Maps of North America Exploration and Settlement
Early maps of European exploration and settlement reveal much about what explorers and colonists knew about what eventually became the English thirteen colonies.
Map-making work was a difficult and time-consuming process. Ship captains would make astronomical observation to fix their latitude and then, with varying degrees of success, their longitude (a much more difficult process). Similar observations were then done on land, using various surveying tools. They typically used trigonometrical calculations to determine the position of distant points. Land surveyors would be dispatched to use fixed length chains or wheels to measure out smaller areas like forts, settlements, and towns. Then a map-maker in places like London, Amsterdam or Paris would compile these surveys, nautical observations, visual reports and pure guesses into a map. Later map-makers would then build upon the work of their predecessors, correcting obvious errors, and generally making more accurate maps.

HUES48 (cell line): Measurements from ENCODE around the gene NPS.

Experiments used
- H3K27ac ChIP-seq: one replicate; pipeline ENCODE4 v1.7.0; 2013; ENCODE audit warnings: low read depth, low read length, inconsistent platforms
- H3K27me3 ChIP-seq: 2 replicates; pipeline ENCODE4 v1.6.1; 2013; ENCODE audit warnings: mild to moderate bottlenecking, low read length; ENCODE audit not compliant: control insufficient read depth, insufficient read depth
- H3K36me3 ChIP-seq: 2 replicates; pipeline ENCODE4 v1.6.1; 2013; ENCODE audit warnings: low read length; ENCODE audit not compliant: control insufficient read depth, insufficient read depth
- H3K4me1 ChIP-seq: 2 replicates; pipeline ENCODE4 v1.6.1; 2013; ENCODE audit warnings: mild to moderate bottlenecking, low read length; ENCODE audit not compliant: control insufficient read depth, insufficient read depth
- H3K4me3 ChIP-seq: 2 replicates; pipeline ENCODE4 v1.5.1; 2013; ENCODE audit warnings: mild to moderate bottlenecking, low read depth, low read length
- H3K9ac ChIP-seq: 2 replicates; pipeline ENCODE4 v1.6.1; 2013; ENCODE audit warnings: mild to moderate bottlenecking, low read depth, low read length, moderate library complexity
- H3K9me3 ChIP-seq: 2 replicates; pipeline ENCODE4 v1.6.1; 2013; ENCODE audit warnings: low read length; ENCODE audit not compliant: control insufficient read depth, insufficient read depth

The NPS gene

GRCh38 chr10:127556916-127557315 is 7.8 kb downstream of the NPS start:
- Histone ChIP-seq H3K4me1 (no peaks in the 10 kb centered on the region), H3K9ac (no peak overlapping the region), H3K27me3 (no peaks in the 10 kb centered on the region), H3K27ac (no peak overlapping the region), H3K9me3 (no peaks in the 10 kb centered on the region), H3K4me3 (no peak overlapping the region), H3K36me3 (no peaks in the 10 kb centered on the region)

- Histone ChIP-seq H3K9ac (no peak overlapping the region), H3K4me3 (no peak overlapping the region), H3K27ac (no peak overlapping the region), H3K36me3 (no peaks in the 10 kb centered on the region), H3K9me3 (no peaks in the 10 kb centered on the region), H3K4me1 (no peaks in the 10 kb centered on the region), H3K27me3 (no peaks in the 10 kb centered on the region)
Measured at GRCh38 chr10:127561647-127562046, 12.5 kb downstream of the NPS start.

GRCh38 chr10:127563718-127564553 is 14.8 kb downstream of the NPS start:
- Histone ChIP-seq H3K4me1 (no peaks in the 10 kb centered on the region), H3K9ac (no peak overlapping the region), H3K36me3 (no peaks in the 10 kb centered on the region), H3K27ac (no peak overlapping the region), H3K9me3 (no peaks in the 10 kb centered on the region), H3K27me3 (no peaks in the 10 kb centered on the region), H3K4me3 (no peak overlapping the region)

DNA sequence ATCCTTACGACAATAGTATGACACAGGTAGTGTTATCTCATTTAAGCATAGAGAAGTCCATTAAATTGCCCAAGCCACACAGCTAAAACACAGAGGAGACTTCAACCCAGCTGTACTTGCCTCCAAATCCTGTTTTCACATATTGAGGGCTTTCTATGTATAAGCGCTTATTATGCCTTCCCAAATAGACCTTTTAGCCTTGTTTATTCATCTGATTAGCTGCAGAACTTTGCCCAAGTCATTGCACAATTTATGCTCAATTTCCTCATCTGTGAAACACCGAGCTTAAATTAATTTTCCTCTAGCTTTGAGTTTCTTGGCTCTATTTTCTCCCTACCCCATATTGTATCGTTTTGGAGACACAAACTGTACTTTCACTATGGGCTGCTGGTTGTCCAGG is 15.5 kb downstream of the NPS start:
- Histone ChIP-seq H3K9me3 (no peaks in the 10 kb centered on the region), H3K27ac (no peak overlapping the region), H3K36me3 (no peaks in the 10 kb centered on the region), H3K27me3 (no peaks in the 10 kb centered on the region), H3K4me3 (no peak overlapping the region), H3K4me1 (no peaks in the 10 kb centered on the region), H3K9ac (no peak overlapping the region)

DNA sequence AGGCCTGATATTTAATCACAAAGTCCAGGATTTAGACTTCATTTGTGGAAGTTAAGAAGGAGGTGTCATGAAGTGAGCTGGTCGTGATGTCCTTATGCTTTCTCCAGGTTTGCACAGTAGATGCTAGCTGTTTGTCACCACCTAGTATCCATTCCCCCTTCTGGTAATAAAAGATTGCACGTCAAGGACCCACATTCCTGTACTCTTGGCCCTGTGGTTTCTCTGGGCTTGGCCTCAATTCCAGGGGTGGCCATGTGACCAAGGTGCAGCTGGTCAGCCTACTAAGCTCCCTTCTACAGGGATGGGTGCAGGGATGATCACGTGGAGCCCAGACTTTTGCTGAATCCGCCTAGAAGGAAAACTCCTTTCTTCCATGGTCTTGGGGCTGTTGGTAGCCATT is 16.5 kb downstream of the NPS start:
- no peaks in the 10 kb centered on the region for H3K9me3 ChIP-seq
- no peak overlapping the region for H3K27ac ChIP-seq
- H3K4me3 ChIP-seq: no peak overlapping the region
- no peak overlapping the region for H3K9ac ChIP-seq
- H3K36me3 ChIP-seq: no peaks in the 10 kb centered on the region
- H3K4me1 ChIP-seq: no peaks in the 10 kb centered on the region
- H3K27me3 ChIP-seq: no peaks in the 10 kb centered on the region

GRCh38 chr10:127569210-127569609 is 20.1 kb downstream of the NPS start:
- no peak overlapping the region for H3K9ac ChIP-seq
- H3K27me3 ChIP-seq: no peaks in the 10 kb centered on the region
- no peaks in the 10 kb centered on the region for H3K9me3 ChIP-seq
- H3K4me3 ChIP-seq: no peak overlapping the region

In this activity students analyze several early maps that accurately or inaccurately show what future explorers or settlers might expect in coming to North America. Their first task is to analyze each of the seven maps and try to put them in the correct order by date. Second, they use the maps to frame some generalizations about the growth of colonial power in North America.
- Students will appreciate the difficulties of creating an accurate map of North America.
- Students will analyze the exploration and colonization by use of early maps.
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